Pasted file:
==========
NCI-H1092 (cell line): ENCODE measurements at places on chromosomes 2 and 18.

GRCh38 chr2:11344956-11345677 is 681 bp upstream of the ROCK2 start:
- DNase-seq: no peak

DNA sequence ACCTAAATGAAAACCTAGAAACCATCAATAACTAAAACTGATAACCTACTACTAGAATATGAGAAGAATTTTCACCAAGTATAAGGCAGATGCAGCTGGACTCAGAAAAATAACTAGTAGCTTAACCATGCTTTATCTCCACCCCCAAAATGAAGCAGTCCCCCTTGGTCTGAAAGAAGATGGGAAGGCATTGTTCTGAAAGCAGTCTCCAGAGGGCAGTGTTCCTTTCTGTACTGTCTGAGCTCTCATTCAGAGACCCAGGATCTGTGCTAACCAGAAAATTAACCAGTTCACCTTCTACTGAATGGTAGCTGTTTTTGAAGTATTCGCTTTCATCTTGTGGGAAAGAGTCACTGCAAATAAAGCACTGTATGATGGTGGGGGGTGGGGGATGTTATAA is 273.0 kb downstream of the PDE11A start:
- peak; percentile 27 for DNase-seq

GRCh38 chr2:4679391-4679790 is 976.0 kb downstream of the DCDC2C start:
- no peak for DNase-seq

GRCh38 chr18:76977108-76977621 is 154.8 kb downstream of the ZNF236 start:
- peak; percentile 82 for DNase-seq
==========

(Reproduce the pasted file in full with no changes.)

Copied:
NCI-H1092 (cell line): ENCODE measurements at places on chromosomes 2 and 18.

GRCh38 chr2:11344956-11345677 is 681 bp upstream of the ROCK2 start:
- DNase-seq: no peak

DNA sequence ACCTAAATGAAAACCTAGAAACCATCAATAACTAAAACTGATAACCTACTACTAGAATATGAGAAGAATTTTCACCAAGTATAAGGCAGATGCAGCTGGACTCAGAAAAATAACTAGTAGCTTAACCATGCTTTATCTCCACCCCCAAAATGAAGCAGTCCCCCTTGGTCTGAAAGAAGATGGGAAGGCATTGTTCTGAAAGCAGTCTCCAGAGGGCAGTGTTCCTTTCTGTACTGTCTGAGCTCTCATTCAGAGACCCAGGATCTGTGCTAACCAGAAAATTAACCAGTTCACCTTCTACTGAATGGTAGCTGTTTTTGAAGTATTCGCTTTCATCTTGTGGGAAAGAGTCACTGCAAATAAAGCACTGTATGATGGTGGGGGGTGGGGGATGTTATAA is 273.0 kb downstream of the PDE11A start:
- peak; percentile 27 for DNase-seq

GRCh38 chr2:4679391-4679790 is 976.0 kb downstream of the DCDC2C start:
- no peak for DNase-seq

GRCh38 chr18:76977108-76977621 is 154.8 kb downstream of the ZNF236 start:
- peak; percentile 82 for DNase-seq